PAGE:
20 Minutes of Creative Action: an update

March 8, 2013

You might remember that I wanted to make a Small Dance. Specifically, I challenged myself to make a dance confined to a small-ish space (the actual performance space is 9' x 22'- not super small) that focused on movement, versus props or text or character (what my 'dances' often involve). To be honest, the biggest goal was to get myself to take creative action after a bit of a hiatus.

I had trouble getting started. So, I made a list of what I like-- text or images or ideas I have a strong response to. Lately I can't stop thinking about Brad Liening's poems, which he shared at our house in November. I'm using a couple of them as jumping off points-- and I might use them as part of the sound design.

I booked a performance date, so there's a little bit of a fire under my a*s.
And, I made a playlist of music that puts me in the headspace of the piece, but which probably won't be a part of the actual performance.

Since then I've been spending my rehearsal time improvising, generating vocabulary, video taping/watching, and starting to put together some movement phrases.

Daily 20: The Pros and Cons
The first two weeks of working for twenty minutes a day went mostly smoothly. I allowed a lot of space for what 'working' on the dance meant: reading the poems, writing, improvising, etc... Then when I was writing a grant and crunched for time, I decided that writing a grant counted as working on my dance! CHEATER! Seriously, though, the two are not the same. As artist Sister Corita Kent said

Don't try to create and analyze at the same time. 
They're different processes.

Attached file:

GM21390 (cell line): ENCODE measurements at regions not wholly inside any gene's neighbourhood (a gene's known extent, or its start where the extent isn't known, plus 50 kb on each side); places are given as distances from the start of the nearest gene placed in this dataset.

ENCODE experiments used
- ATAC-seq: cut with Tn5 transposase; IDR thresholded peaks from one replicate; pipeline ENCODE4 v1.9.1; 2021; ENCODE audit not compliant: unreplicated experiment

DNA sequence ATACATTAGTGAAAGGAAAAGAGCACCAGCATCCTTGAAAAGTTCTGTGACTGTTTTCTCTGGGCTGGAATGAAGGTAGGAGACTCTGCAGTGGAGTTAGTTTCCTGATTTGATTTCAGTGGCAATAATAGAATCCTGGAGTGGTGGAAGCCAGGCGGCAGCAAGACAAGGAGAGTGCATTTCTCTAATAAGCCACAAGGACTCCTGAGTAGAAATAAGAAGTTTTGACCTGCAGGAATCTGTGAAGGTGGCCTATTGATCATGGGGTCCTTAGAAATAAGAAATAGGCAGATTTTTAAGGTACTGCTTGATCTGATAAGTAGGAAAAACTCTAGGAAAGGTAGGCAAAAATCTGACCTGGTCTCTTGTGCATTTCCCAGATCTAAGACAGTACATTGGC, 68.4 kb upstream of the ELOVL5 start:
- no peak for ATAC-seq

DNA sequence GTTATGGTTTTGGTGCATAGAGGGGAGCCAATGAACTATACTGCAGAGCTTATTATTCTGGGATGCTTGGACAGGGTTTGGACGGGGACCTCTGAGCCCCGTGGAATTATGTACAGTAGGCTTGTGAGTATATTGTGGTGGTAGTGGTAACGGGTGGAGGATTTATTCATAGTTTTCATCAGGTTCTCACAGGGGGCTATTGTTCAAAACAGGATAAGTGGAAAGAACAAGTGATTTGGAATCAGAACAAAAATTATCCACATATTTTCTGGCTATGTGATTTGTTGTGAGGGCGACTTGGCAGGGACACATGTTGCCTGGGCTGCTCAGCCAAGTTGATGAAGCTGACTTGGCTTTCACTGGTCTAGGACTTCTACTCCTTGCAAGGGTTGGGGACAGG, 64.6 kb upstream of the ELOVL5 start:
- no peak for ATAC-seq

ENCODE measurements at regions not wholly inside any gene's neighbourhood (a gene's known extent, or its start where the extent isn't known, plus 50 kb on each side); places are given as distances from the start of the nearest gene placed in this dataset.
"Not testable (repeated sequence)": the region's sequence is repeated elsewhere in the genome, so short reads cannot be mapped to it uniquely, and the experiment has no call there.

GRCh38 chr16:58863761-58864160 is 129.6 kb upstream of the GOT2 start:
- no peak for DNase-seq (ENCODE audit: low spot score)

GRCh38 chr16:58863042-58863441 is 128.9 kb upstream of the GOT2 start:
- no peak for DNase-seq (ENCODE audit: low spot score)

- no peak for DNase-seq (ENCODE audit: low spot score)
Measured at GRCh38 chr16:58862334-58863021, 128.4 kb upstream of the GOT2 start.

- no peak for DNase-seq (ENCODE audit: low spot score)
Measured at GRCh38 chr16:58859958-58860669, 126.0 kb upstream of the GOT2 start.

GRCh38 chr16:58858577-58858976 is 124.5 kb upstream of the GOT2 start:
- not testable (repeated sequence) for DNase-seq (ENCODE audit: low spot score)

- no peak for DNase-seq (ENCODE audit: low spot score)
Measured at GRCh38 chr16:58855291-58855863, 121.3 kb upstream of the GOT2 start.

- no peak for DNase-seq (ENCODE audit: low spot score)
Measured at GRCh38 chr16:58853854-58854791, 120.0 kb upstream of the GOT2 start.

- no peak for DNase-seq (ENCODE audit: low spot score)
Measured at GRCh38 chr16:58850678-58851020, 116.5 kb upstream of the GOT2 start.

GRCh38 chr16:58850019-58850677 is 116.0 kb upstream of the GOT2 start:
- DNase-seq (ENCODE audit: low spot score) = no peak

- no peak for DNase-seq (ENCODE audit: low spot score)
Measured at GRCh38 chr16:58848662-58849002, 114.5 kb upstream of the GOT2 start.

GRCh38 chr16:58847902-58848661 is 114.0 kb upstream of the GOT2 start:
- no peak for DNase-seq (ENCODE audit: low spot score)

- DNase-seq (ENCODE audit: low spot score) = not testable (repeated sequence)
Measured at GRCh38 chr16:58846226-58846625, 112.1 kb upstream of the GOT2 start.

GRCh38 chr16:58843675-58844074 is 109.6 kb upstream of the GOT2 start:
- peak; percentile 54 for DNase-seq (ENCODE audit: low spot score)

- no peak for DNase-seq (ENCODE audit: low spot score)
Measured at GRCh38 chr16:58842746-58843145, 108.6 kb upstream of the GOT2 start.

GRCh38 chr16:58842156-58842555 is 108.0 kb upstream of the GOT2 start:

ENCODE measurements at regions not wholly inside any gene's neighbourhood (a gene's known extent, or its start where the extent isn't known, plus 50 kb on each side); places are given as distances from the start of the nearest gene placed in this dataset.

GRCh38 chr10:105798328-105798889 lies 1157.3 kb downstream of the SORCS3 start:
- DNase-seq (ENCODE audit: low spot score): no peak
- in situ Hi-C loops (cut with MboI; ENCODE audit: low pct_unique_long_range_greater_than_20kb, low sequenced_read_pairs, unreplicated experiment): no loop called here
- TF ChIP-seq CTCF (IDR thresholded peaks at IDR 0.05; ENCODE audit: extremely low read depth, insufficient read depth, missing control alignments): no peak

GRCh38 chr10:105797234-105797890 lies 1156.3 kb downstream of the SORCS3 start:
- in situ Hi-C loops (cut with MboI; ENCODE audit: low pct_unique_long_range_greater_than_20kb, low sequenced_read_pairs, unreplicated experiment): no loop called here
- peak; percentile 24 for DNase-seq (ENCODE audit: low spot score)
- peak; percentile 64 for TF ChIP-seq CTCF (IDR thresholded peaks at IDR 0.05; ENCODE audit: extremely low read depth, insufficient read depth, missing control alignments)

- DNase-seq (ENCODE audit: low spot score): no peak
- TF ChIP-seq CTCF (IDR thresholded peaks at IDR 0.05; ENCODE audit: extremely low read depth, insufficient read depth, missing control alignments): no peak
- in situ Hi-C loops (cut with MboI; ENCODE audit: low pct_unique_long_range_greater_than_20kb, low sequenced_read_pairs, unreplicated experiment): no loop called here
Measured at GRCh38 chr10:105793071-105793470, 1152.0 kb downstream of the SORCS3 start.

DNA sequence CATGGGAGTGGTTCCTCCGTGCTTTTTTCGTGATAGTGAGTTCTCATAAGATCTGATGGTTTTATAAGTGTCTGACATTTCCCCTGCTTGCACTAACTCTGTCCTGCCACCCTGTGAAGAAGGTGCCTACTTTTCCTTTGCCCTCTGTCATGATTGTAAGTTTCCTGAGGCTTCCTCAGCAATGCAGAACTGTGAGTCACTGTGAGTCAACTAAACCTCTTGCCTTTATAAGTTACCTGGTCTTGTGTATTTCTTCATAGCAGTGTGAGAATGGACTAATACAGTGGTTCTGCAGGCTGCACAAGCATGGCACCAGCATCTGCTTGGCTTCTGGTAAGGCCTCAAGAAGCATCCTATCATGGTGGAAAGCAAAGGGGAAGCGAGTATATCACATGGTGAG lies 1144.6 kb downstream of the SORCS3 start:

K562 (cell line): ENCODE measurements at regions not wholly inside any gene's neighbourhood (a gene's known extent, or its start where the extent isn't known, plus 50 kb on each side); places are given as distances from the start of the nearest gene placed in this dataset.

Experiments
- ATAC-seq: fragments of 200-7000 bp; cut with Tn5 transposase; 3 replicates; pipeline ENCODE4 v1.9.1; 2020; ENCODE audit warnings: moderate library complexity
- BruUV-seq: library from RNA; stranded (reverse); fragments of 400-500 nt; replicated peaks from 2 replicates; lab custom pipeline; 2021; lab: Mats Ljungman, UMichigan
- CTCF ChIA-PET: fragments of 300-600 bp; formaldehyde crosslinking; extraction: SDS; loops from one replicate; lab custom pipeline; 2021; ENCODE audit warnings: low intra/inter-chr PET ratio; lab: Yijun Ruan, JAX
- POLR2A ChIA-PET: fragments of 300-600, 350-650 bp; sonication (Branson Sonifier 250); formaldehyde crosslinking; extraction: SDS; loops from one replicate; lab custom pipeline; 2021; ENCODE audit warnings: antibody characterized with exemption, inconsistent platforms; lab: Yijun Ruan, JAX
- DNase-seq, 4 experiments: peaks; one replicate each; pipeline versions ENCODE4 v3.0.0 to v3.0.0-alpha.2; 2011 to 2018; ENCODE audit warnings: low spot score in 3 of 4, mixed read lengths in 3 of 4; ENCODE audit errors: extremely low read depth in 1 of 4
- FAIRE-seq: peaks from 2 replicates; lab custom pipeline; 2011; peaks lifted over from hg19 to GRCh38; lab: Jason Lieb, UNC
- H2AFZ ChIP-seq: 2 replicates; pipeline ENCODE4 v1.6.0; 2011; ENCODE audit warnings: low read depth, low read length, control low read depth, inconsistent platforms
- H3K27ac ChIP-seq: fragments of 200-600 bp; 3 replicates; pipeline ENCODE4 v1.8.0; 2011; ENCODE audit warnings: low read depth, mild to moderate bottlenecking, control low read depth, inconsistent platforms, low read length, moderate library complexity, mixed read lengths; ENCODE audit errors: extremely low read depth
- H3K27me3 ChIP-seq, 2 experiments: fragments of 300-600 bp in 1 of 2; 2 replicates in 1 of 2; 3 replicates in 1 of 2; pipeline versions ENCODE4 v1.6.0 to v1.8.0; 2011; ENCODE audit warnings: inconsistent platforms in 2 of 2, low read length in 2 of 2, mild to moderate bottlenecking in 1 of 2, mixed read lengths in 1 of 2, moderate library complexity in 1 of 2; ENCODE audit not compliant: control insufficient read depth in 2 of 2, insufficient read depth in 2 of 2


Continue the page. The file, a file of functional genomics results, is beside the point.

The process of writing grants is excellent practice for talking about the work you make. But, it's not the same as making the work.

I like the Daily 20, because it makes me revisit the material often, and take consistent action. Also, I have learned that you can get a lot done in 20 minutes.

What I've disliked about the Daily 20 is that it doesn't allow for days off, and sometimes space away from a project is important. Also, there comes a point when 20 minutes isn't enough. What the project needs right now is larger chunks of time to throw material together. So, while I do have 20 minutes, I am very aware that I actually need 40 to feel like I got something accomplished.

The  Conclusion
Figure out how to get from point A to point B. Whatever gets you started and moves you forward is the right approach. This project has reminded me that creativity is largely about consistency, and making space. I get the best ideas when I'm well rested, having new experiences (seeing people and other art), away from my computer, and taking regular time to myself. That's hard to make space for. But, so worth it.


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